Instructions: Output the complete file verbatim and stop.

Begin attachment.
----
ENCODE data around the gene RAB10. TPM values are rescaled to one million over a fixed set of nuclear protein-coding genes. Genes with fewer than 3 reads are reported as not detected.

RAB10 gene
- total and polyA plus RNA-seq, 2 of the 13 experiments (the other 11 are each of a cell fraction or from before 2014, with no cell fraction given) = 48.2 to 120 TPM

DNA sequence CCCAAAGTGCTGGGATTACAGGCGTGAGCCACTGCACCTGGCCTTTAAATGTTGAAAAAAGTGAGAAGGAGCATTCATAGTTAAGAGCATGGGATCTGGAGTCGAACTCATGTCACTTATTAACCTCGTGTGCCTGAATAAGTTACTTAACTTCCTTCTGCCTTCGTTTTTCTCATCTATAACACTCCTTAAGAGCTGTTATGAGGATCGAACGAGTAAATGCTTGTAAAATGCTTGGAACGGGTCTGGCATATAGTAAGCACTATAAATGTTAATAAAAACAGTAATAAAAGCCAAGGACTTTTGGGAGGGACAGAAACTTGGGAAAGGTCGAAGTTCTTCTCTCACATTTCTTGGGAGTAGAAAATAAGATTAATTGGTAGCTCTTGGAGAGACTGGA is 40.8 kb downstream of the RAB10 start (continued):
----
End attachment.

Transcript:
ENCODE data around the gene RAB10. TPM values are rescaled to one million over a fixed set of nuclear protein-coding genes. Genes with fewer than 3 reads are reported as not detected.

RAB10 gene
- total and polyA plus RNA-seq, 2 of the 13 experiments (the other 11 are each of a cell fraction or from before 2014, with no cell fraction given) = 48.2 to 120 TPM

DNA sequence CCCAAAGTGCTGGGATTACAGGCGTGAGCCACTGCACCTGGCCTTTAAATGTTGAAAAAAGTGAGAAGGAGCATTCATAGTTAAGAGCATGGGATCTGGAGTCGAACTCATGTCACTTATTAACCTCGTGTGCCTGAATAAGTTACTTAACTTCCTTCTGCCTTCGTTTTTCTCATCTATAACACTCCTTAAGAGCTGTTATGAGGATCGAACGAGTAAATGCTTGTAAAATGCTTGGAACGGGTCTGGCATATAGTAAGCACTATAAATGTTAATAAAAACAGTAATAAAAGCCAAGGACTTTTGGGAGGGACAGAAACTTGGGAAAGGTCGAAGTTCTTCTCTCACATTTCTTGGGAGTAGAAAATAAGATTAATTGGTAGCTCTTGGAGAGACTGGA is 40.8 kb downstream of the RAB10 start (continued):